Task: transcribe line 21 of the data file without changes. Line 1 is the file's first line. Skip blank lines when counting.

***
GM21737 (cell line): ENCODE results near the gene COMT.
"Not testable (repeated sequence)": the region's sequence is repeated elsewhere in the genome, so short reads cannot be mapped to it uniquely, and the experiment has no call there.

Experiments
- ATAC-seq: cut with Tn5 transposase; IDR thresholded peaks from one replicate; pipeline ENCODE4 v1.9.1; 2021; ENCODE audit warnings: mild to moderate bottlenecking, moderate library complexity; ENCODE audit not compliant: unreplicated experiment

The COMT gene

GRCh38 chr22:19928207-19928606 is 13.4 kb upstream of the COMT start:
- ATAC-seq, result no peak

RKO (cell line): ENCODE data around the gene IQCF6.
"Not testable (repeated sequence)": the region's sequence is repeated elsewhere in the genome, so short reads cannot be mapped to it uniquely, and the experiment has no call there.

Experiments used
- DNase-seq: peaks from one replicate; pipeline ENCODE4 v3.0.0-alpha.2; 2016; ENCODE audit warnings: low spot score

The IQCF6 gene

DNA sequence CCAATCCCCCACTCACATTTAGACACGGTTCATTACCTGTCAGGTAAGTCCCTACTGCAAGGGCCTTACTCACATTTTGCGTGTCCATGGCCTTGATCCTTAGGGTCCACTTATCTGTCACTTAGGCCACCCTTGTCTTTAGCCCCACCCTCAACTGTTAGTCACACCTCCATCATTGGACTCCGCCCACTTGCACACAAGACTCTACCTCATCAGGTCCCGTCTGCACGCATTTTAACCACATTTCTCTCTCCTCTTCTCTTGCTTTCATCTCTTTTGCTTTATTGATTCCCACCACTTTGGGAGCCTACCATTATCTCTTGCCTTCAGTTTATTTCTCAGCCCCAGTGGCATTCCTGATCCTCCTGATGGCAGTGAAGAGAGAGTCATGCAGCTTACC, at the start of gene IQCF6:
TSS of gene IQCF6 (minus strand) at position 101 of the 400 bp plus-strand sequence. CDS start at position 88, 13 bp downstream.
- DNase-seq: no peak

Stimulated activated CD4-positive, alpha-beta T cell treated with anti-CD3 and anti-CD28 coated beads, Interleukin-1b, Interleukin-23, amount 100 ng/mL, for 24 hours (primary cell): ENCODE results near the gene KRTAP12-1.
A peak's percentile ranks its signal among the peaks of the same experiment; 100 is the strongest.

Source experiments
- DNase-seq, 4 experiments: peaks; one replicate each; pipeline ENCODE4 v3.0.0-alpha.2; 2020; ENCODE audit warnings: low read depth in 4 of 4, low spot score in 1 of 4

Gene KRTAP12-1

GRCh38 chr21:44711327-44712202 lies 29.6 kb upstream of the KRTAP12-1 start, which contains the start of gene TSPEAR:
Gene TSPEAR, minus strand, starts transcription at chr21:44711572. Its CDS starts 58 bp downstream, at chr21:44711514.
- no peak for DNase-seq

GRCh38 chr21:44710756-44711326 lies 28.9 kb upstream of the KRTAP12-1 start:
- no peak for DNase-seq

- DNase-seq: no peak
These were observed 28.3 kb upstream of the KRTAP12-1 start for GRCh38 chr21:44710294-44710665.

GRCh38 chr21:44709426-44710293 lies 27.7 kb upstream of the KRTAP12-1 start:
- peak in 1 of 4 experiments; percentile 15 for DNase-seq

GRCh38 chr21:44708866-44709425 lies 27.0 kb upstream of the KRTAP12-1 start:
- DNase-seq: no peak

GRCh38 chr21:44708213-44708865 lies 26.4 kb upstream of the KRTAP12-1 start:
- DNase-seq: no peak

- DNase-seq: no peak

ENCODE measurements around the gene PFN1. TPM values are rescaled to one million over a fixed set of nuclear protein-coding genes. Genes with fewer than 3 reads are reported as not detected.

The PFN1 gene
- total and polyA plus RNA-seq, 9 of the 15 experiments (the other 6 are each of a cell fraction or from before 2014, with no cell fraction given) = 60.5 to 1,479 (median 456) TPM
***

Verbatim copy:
GRCh38 chr21:44711327-44712202 lies 29.6 kb upstream of the KRTAP12-1 start, which contains the start of gene TSPEAR: